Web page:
• Oh my gosh, this made me cry.. this mum is certainly not cruel and cold hearted, this is a job that would bring many to breaking point and I think she is so brave And remarkably strong for not giving up. I can only hope that someone can step up and offer the help that she needs so as to have some time for herself and then be the amazing mum she is and needs to be..

    Reply

  • Bless you !
    I can relate to parts of what you write as i have a disabled child and a child with multiple disorders who each don’t cope well visiting certain places. NDIS funding with funding for support workers for both, has brought us some relief and respite, even to spend some time with my other 2 children (however not much for myself).

    Reply

  • Honesty. It’s so refreshing. Well done for having the courage to be honest. Unfortunately nowadays it’s so rare as there are so many people out there to judge. I can’t begin to imagine what life is like for this family, and I think this mother should be allowed time without her disabled son without feeling the pressure of other peoples judgement. I would suggest you just do what you want to do and don’t apologise for it.

    Reply

  • It’s incredibly difficult looking after a child with a disability. It doesn’t mean you don’t love them just because you need a break. Can you access some respite services?

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  • This is heart breaking, I wonder if she has tried support groups such as ‘mytime’ which I know running in victoria

    Reply

  • Such a sad story – My heart really breaks for you. It really must be so hard. You have to try and ignore the judgements – you are doing the best you can. Chin Up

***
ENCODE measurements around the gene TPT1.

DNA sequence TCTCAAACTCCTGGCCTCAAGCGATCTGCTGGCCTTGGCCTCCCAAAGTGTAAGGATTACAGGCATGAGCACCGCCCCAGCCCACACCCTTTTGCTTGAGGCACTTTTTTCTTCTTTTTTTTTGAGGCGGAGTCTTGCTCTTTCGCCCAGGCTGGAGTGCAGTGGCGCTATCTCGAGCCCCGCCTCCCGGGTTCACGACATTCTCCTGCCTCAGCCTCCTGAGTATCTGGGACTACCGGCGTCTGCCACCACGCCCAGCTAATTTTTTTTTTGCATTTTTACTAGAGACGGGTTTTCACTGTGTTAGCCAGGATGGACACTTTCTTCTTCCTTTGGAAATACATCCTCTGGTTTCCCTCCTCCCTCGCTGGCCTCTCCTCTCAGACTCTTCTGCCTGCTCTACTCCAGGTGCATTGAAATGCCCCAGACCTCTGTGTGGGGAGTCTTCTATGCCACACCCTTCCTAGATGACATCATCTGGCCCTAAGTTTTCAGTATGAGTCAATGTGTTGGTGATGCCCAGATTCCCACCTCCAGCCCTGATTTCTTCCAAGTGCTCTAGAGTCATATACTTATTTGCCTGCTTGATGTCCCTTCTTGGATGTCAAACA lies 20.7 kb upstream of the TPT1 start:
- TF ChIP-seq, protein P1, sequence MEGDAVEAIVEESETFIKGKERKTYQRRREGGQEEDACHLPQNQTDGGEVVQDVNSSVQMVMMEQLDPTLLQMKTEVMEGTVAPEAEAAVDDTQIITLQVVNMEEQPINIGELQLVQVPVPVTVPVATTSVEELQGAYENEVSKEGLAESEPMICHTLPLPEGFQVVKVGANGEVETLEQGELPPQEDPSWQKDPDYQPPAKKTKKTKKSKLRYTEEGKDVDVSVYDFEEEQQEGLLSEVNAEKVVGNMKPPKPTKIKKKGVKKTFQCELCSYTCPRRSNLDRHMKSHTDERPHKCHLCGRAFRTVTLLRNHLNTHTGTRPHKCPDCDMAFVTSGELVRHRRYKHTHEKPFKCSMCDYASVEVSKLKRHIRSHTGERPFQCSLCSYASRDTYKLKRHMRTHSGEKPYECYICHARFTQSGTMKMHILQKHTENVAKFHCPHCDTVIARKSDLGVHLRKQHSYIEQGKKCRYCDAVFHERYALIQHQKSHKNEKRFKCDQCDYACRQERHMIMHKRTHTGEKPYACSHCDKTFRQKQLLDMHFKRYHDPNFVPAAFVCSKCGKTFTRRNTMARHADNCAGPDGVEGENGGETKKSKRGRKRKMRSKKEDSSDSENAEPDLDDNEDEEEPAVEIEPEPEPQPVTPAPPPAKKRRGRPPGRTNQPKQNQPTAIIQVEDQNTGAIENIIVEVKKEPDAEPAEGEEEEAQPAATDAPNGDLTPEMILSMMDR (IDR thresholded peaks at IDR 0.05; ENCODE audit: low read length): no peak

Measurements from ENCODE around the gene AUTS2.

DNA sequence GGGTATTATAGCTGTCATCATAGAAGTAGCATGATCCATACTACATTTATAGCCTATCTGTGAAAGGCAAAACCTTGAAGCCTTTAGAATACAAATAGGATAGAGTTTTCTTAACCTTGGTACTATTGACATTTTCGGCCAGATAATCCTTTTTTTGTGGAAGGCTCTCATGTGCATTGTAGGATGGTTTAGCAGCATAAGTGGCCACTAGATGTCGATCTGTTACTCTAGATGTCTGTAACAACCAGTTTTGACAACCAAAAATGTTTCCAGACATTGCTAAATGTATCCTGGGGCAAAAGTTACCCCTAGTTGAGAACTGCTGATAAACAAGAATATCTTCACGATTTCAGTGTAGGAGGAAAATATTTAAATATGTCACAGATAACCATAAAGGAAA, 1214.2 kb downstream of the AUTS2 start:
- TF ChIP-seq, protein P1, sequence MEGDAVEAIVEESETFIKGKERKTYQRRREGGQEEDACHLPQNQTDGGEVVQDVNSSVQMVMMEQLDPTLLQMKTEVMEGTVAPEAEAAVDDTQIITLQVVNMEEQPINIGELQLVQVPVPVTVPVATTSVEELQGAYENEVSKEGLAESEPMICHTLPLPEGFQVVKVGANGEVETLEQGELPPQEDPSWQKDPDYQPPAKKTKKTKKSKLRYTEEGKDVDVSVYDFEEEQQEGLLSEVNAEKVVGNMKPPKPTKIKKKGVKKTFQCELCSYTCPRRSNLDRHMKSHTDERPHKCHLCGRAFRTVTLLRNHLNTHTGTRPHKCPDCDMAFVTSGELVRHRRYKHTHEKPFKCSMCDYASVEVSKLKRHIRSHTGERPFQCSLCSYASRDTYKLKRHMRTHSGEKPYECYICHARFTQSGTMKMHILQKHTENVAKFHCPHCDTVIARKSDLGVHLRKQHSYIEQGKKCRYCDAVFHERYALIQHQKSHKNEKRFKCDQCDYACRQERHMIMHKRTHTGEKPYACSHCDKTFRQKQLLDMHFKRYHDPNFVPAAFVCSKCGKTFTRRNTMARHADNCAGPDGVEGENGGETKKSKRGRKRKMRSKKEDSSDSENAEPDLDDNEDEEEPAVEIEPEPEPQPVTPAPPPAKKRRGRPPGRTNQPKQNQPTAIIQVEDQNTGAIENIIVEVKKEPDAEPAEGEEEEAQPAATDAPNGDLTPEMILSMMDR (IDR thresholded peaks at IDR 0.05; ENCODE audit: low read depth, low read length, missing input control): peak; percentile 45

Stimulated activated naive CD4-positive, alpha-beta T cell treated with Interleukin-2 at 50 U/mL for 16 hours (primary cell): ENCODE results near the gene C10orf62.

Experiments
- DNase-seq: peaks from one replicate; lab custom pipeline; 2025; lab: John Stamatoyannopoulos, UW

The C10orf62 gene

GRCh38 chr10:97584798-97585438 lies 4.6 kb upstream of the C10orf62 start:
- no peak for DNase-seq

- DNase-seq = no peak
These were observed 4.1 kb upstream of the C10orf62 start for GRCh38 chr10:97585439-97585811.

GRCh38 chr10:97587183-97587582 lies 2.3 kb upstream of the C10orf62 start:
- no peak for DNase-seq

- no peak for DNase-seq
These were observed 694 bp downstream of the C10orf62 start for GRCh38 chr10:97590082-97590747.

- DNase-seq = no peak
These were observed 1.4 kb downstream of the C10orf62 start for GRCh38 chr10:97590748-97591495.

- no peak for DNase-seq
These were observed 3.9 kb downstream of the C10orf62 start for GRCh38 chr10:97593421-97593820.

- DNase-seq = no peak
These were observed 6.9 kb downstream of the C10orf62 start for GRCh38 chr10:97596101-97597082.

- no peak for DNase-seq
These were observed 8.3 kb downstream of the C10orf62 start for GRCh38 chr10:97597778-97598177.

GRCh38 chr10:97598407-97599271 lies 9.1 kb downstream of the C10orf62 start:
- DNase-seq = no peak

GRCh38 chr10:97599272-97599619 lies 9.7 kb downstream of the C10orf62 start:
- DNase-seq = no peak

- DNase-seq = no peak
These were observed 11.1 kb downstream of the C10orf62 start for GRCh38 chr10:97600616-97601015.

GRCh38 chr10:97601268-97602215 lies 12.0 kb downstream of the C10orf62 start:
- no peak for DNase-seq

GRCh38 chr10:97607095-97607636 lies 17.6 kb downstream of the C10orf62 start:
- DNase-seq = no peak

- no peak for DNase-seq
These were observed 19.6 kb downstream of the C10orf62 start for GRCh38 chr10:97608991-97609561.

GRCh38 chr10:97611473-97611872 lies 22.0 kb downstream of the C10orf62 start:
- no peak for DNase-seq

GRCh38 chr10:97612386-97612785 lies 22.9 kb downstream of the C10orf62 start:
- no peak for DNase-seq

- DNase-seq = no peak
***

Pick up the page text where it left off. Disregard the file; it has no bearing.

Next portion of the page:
Reply

  • Oh my heart breaks for you. Such a strong women & mother you are. I felt every word you wrote.

    Reply

  • I can totally understand not wanting to take your child with you to big events when it will make the two of you miserable. And I also get how you can feel trapped and overwhelmed in this situation. I just found your wording could have been different to get your point across

    Reply

  • You do you! It’s tough and I think your doing a great job

    Reply

  • Wow! You are awesome, your honesty is needed for this world, thank you. I have 8 kids, luckily for me, none are disabled. I honestly believe that parents with disabled children are truly an example of love and patience. Knowing what your son likes and needs means that you are also intelligent. Stop worrying about what others think about your parenting stule. Haters gonna hate, mostly because they be jealous.

    Reply

  • Sometimes you do just need that break and you need to not feel guilty about it. It can be tough but it might also be good for him to just stay at home with someone else

    Reply